>> and that's the question of how do you disincentivize this behavior? the blight on baseball in the '90s with steroids, and here you have a more sophisticated turn these players were making in order to still juice.

>> yeah. there are ever more sophisticated means of doing it. i don't think they can get the full-blown effect that mcgwire, sosa, bonds got where they could probably turn themselveses into psi borgs, but with the use of hgh and testosterone and masking agents they can get some edge, otherwise they wouldn't do it, so it's ongoing. but within the game, the disapproval mounts and the vast majority of players stand firmly against it, and you find some of them, like matt scherzer, a player from the detroit tigers , and others saying here's what we should add to baseball 's arsenal -- the right at the team's discretion to void a long-term contract if a player is found, and after he gets due process and goes through appeals, so it's a fair process, if the player is found to have used peds, the team has the right to void the long-term contract. in the case of ryan braun , for example, he loses $3 million. that's a lot of money. but there's still about $100 million left on the contract. if you put in that clause, that you could void a deal, that's a tremendous disincentive.

>> bob costas of nbc sports , thank you so much. what an important time with the suspension of alex rodriguez coming down to tomorrow according to your reporting from nbc sports . bob, thank you as always.

>>> andrea mitchell , you're such a big sports fan. my own son said to me if one of his players he really likes a lot is caught up in this, he's going to throw away his jersey. this really matters in terms of the future of the game.

>> baseball is america. baseball to me is essential sport. and the fact that it has been so disgraced in the past and now ongoing, it's got to be cleaned up. and the yankees of course are motivated by the $100 million left on the contract with the salary cap , but they also have to be concerned about the pinstripes.

>> do you agree with bob, though, rick, that this is a good day for baseball in terms of how strongly they're acting?

>> i'm very encouraged to hear about the players because i think that's been one of the big problems, the complicit ti of the players unions and other players sort of letting this pass and sort of rallying around the guy, whether they deserved it or not. i think that's a great turning point. and the point is -- and bob mentioned this -- baseball is a game about records. i mean, you always talk about your team and you go, well, what era, and that's -- you know, baseball is not the glitzy, glamorous sport that football can be and the nba. it's got more tradition and records. and you're throwing all that out when you throw this in here.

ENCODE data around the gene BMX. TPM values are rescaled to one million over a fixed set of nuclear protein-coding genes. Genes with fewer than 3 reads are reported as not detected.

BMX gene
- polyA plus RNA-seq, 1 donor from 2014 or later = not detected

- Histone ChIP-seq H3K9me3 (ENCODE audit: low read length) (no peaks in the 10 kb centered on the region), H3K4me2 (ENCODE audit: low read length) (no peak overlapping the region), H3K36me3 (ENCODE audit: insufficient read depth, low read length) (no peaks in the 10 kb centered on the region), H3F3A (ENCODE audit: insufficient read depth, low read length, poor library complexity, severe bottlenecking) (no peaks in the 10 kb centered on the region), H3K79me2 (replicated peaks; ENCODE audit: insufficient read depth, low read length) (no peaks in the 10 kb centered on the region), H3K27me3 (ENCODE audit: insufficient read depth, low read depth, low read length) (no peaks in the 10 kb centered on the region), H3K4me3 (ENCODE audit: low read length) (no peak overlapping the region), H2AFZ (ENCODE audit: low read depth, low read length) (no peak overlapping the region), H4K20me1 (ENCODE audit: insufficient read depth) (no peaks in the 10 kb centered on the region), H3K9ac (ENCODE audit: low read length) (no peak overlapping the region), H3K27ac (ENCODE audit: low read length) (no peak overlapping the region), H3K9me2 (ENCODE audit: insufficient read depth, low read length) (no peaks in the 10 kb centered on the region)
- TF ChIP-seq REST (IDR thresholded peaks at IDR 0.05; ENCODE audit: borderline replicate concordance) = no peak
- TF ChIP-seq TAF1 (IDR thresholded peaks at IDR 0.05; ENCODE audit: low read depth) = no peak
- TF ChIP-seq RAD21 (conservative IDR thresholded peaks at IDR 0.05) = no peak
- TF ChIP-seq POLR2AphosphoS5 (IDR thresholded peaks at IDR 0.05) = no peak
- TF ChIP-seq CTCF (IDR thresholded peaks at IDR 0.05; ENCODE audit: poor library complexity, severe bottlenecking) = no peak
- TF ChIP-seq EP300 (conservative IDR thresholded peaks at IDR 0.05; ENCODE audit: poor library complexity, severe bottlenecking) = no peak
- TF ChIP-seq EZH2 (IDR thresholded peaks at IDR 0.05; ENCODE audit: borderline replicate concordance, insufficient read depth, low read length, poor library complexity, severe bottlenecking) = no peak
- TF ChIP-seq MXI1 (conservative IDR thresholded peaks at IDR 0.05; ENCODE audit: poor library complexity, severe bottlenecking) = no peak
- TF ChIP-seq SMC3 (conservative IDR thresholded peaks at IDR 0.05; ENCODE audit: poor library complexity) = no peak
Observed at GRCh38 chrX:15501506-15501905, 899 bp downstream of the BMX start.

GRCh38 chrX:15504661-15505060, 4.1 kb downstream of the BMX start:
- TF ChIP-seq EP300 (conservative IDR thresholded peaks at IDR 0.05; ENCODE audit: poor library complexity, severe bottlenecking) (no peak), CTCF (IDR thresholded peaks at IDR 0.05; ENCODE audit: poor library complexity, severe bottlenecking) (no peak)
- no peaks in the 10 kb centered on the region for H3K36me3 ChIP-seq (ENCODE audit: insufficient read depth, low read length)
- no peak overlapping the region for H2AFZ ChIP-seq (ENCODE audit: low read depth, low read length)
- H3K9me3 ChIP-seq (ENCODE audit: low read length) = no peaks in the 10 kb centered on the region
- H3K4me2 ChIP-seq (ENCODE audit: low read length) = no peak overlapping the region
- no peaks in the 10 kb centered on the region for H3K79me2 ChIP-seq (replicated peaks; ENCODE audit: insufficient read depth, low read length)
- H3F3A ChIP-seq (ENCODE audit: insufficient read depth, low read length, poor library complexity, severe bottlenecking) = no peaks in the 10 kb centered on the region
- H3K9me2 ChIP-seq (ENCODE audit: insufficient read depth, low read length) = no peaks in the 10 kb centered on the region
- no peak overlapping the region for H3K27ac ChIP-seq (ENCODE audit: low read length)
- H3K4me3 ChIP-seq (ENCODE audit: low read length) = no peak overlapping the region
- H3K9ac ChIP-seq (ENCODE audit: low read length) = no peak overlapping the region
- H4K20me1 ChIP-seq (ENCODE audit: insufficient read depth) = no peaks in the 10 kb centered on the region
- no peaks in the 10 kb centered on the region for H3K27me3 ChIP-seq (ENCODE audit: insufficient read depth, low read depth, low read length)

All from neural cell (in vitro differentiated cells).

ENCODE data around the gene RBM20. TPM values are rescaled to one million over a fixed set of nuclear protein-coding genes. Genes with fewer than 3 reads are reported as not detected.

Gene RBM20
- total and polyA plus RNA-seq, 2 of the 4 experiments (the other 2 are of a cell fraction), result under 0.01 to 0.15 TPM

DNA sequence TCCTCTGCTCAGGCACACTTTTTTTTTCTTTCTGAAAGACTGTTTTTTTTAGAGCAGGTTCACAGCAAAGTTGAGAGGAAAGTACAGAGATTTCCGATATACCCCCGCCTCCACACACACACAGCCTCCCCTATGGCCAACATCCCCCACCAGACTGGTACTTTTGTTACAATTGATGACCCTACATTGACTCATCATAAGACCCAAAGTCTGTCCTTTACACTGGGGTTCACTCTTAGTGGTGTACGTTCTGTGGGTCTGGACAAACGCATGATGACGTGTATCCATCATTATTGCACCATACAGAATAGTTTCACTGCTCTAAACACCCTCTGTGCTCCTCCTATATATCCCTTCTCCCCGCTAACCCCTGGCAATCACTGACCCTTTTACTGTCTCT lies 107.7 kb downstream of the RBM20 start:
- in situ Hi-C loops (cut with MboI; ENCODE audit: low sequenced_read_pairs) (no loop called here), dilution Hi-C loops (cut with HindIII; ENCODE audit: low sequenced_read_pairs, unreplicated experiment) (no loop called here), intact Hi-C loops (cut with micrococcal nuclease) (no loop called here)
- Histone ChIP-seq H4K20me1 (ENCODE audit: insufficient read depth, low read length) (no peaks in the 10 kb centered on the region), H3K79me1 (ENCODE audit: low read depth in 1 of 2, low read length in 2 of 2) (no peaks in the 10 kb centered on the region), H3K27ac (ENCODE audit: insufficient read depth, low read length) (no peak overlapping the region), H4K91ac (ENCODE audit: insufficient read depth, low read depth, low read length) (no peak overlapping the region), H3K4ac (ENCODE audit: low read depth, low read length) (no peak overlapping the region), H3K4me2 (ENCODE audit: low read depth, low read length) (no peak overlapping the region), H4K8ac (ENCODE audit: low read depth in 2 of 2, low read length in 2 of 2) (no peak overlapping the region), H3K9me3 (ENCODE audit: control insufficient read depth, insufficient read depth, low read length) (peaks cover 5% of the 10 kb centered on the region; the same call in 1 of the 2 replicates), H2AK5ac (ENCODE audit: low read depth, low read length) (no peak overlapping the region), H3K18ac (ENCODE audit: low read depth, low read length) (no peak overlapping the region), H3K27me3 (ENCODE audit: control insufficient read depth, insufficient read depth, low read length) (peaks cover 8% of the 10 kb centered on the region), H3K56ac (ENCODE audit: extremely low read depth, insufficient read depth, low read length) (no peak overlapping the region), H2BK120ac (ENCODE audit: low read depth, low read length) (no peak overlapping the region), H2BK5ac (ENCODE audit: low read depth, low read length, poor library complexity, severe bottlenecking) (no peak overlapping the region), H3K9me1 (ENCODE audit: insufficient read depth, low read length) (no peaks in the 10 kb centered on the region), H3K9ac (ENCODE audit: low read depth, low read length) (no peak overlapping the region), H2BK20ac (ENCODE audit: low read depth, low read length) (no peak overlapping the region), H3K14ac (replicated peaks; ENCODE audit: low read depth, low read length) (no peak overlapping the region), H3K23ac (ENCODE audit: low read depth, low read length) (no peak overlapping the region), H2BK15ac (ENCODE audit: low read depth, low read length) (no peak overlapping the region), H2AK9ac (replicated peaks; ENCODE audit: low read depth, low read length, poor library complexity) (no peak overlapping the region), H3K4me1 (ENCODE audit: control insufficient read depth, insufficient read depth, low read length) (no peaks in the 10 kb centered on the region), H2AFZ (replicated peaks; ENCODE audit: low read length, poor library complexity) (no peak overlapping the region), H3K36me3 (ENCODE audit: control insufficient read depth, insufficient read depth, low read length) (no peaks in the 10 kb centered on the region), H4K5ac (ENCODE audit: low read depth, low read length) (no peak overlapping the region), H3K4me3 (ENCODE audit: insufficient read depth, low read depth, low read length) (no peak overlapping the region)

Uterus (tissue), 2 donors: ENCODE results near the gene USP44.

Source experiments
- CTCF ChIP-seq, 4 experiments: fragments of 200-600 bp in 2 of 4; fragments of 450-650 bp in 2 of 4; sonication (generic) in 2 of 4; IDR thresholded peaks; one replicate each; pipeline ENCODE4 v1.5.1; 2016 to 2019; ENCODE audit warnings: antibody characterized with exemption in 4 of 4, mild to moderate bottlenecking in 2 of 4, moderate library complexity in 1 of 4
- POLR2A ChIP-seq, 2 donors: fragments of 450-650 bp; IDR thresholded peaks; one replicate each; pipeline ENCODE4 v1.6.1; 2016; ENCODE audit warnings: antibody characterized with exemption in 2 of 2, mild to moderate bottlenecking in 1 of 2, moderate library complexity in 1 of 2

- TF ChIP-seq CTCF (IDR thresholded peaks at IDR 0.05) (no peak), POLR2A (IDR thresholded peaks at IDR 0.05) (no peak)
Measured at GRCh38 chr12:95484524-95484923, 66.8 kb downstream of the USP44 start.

>> joy ann?

>> i was reading "42," the story of jackie robinson . so baseball has this tremendous capacity to bring out the best in individual athletes and really to showcase a potential for growth in the country. i mean, as a kid, i used to collect baseball cards . i was a huge baseball fan. afsz yankee fan. it's just disappointing that you can't count on the individual heroism of athletes. you can't believe it. the fact the awe ten then tis ti of those records is in question back to the '90s, it's difficult to find heros in our society. when people are motivated by lifestyle and money and trying to be bigger and stronger but not better, that's a problem, i think, that's fundamental to the chul you are, not just of baseball .

>> i think it's also a problem that you're a yankees fan. seriously.

>> another reason to love you.

>> when we were growing up, we're roughly from the same area, i followed hank aaron , roberto clemente .

>> steve garvey .

>> we could go on and on and on. and what was so great is my dad and i would debate, you know, mickey mantle versus hank aaron . of course i was hank aaron . i can't do that with my son because my son lives with an asterisk over his entire era. and i never let him forget it.

>> we're going to be right back. and we're going to remember a dear colleague [